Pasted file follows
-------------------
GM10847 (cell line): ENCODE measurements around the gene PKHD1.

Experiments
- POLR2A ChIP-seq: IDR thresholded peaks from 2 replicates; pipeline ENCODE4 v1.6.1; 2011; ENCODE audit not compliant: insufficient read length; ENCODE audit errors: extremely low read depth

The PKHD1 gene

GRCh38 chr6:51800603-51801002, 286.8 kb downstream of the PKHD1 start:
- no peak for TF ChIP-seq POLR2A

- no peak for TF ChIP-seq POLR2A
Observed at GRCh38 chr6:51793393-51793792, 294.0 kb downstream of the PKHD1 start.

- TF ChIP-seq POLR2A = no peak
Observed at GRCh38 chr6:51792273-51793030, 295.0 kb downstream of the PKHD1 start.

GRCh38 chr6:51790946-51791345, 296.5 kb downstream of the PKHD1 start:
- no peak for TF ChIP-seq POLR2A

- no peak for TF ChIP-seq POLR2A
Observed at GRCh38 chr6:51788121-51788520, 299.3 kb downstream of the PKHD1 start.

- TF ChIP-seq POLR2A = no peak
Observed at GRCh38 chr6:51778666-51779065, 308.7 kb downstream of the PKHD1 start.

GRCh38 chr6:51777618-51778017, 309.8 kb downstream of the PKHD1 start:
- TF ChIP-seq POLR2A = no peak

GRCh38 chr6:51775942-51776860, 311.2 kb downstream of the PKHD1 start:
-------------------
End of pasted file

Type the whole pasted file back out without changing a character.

GM10847 (cell line): ENCODE measurements around the gene PKHD1.

Experiments
- POLR2A ChIP-seq: IDR thresholded peaks from 2 replicates; pipeline ENCODE4 v1.6.1; 2011; ENCODE audit not compliant: insufficient read length; ENCODE audit errors: extremely low read depth

The PKHD1 gene

GRCh38 chr6:51800603-51801002, 286.8 kb downstream of the PKHD1 start:
- no peak for TF ChIP-seq POLR2A

- no peak for TF ChIP-seq POLR2A
Observed at GRCh38 chr6:51793393-51793792, 294.0 kb downstream of the PKHD1 start.

- TF ChIP-seq POLR2A = no peak
Observed at GRCh38 chr6:51792273-51793030, 295.0 kb downstream of the PKHD1 start.

GRCh38 chr6:51790946-51791345, 296.5 kb downstream of the PKHD1 start:
- no peak for TF ChIP-seq POLR2A

- no peak for TF ChIP-seq POLR2A
Observed at GRCh38 chr6:51788121-51788520, 299.3 kb downstream of the PKHD1 start.

- TF ChIP-seq POLR2A = no peak
Observed at GRCh38 chr6:51778666-51779065, 308.7 kb downstream of the PKHD1 start.

GRCh38 chr6:51777618-51778017, 309.8 kb downstream of the PKHD1 start:
- TF ChIP-seq POLR2A = no peak

GRCh38 chr6:51775942-51776860, 311.2 kb downstream of the PKHD1 start: